ScienceBodies of Knowledge
ScienceBodies of Knowledge
Evaluationof scientific discoveries is a critical part in determining theposition of any medical breakthrough. Because many scientists arestruggling to come up with innovations, there are already variouscriteria for determining if a finding can rank in the top 10. Theprocedures involve critical assessment of new facts so that the bestones can be picked and listed.
Thefirst approach is the evaluation of authority. This criterionattempts to find if the information is new and not duplicate.Secondly, there is the analysis of accuracy. Lastly, the facts areexamined for their level of currency. It involves critical assessmentto determine proofs of newly added findings.
Unfortunately,these criteria are insufficientin making resolutions. Theymay lead to omission of discoveries because they do not favorscientists who cannot reach the evaluators.
Thisform of ranking is based on the ability of a publication to sell.Since it directs people to materials describing the medicalbreakthroughs, it becomes difficult for readers to see otherlistings. Therefore, these criteria need to be reviewed.
Q.2:As brought out in the article, education of solidarity is a way ofdeveloping and supporting how people understand the meaning ofexercising power collectively. It brings individuals into a singlelearning mission and incorporates communalism into education.
Q.3:The scientific method at work helps in asking and answering technicalquestions through observations and experiments. Pasteur disprovedspontaneous generation by demonstrating how the air is alwaysoccupied with microorganisms. Through his view, it became easy forpeople to understand the importance of scientific techniques.
Q.4:A theory is a hypothesis about a particular phenomenon based onlogical research. An example of a theory is the notion that the Earthis divided into concrete platters that have relocated overgeographical periods.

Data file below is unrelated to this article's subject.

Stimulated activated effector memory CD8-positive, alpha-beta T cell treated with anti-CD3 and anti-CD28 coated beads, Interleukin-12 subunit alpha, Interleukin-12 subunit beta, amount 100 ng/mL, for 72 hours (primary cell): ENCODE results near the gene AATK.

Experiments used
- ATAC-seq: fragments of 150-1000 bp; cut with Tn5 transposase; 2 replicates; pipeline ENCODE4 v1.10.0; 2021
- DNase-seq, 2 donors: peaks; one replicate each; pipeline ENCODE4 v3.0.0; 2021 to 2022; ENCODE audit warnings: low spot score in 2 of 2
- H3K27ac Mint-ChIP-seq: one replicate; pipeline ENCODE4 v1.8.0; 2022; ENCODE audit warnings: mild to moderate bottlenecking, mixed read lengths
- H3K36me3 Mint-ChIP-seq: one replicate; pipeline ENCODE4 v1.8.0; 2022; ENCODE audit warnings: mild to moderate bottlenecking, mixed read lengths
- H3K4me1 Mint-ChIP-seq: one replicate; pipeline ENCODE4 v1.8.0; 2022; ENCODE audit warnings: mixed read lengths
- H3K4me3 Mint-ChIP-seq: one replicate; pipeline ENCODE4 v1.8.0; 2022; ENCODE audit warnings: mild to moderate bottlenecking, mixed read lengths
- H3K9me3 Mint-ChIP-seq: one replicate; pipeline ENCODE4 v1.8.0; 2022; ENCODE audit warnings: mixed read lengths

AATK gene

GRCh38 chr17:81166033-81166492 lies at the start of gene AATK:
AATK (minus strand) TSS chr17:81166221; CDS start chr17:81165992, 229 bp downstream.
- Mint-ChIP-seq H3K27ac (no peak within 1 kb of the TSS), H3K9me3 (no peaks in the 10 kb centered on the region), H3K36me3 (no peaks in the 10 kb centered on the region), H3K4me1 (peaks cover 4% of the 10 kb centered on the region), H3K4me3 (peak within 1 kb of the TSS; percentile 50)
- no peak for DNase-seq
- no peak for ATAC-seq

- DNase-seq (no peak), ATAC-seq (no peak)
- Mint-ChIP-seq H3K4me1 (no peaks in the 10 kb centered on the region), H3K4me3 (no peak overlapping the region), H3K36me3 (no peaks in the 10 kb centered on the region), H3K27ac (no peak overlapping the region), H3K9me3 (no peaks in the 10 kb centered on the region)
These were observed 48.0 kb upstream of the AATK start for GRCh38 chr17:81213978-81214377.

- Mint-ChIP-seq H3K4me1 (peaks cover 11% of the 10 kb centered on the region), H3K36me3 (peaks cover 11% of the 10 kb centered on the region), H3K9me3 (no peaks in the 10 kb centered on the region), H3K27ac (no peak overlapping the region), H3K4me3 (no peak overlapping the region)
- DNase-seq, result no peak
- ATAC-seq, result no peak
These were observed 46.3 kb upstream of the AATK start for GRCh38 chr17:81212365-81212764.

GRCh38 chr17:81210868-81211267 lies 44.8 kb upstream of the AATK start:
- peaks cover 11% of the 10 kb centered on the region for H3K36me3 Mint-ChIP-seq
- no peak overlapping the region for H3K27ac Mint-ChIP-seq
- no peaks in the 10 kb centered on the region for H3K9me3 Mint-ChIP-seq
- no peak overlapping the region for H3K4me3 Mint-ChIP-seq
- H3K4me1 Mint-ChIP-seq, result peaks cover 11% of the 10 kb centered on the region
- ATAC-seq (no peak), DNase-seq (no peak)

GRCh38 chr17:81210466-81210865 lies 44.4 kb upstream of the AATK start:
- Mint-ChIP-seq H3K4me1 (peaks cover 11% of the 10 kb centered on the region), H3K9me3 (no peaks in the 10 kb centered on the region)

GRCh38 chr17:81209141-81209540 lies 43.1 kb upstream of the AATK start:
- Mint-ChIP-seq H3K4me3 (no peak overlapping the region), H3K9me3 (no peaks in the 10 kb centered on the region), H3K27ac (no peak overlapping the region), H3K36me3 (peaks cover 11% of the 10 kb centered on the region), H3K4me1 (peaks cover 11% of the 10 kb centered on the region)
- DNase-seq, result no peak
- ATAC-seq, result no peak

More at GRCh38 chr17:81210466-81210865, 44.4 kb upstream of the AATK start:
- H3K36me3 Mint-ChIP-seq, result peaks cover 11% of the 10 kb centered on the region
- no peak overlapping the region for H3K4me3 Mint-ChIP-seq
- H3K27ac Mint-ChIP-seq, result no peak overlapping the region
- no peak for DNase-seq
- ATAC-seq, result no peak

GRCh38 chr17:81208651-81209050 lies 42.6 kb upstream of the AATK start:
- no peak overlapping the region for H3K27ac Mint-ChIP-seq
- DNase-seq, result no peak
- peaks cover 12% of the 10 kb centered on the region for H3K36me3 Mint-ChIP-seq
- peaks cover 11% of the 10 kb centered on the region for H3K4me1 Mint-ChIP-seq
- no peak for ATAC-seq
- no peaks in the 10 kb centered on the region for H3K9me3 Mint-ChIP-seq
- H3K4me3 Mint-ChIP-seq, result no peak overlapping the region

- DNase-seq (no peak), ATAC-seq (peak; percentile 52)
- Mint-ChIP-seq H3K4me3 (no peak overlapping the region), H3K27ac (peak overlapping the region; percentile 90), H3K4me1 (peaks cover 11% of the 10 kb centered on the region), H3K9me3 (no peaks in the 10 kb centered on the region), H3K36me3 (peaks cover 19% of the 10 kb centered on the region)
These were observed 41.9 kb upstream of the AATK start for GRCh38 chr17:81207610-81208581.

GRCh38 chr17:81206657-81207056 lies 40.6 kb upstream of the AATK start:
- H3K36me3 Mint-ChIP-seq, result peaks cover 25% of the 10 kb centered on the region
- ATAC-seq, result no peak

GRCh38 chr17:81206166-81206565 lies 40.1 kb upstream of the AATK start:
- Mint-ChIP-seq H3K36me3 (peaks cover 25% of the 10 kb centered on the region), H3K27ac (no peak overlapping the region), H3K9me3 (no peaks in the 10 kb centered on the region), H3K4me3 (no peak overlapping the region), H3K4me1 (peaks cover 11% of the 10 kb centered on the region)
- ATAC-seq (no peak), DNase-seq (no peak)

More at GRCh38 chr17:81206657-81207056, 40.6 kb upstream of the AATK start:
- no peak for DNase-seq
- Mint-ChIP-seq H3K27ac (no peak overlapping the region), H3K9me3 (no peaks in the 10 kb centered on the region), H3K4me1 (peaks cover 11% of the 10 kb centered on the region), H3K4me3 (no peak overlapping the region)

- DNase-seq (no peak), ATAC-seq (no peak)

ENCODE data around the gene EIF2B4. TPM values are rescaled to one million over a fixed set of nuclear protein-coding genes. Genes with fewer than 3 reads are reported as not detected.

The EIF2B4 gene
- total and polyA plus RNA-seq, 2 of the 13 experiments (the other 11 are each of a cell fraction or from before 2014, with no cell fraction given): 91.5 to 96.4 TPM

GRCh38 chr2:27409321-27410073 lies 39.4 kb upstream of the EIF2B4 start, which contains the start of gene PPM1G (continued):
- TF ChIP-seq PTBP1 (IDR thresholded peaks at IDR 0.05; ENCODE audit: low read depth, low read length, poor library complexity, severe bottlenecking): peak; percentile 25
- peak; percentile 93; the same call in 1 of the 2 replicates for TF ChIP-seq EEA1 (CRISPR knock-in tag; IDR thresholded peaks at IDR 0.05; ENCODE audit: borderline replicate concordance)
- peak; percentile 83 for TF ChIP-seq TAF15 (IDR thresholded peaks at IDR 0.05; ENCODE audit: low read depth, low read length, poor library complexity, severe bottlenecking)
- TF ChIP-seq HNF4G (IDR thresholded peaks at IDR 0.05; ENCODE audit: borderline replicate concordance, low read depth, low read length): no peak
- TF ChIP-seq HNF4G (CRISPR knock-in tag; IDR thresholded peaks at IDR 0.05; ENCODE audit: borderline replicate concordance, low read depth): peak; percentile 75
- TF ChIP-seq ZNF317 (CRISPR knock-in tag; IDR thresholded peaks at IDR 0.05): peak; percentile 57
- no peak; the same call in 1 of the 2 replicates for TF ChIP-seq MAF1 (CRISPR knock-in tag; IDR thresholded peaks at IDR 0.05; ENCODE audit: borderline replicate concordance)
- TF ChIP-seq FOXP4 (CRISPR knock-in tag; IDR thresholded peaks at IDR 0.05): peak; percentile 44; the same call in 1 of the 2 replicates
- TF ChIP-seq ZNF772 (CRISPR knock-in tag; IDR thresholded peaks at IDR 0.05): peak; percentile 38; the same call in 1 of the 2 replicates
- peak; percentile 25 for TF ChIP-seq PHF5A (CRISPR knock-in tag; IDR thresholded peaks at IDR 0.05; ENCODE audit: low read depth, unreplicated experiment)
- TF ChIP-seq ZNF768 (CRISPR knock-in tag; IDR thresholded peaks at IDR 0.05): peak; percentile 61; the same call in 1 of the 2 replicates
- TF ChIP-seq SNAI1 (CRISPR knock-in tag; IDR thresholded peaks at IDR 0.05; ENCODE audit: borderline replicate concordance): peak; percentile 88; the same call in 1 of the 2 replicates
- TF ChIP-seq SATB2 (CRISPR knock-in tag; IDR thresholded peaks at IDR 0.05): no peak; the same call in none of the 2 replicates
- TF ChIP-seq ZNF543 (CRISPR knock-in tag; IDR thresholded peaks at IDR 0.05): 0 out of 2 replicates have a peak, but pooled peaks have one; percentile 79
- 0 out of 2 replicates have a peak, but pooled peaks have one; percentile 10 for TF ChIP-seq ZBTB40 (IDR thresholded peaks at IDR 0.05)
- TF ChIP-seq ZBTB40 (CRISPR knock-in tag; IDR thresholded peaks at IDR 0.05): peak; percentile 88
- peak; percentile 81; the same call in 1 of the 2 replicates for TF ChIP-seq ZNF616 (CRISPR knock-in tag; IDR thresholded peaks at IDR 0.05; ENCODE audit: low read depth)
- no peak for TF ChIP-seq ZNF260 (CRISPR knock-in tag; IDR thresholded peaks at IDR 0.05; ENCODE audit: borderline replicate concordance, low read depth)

Q.5:The information bearing components of DNA are the four nitrogenousbases including the adenine, guanine, uracil, cytosine, and thymine.The DNA is located in the nucleus. m-RNA stands for messenger-RNA andconveys genetic information from DNA.
Q.6:The earlier pioneers in psychology included Wihelm Wundt, WilliamJames, John B. Watson, and Mary Whiton Calkins. Structuralismsuggests that information is well perceived when the brain isinvolved while functionalism suggests that the mind controls everycognitive process.
Q.7:Homeostasis is the predisposition toward a comparatively stablebalance between symbiotic elements. Through homeostasis, heat isexchanged between an animal’s body and the environment viaevaporation, radiation, conduction or convection.
Q.8:Diabetes mellitus is a condition that causes high blood sugar levelswhereas diabetes insipidus is an ailment that disables waterconservation properties of the kidneys. Diabetes insipidus is a rareinfection, but diabetes mellitus is relatively common.
Q.9:Dopamine acts as a neurotransmitter. Low levels of neurotransmittersmay result in attention deficits, anxiety, cognitive impairment,confusion, depersonalization, hopelessness, disorganized thinking andfatigue.
Q.10:Often, bullies are socially-stressed individuals and the traumachanges the levels of their vasopressin. Too many vasopressins leadto amplified aggression which makes one have the urge to inflict painand intimidate.
Q.11:There have been discoveries of more than 4,000 exoplanets amongstwhich over 1600 have been confirmed as real. Astronauts have led inthe discovery of millions of planets in the galaxy. Most of these arealmost the size of the Earth.
Q.12:Mars and Titan are some of the exoplanets that have been alleged toprovide life. They have relatively similar sizes and ranges oftemperature as the Earth. Additionally, they have enormous waterbodies.
Q.13:An example of homeopathic medicine is the Allium cepa. It originatedfrom the Middle East and it is used as a remedy for common cold andfever. The watery part is squeezed and smeared on the forehead or inthe nostrils.
Rossing,J., & Hoffmann-Longtin, K. (2016). Making Science Make Sense:Applied Improvisation in Health and Life Sciences.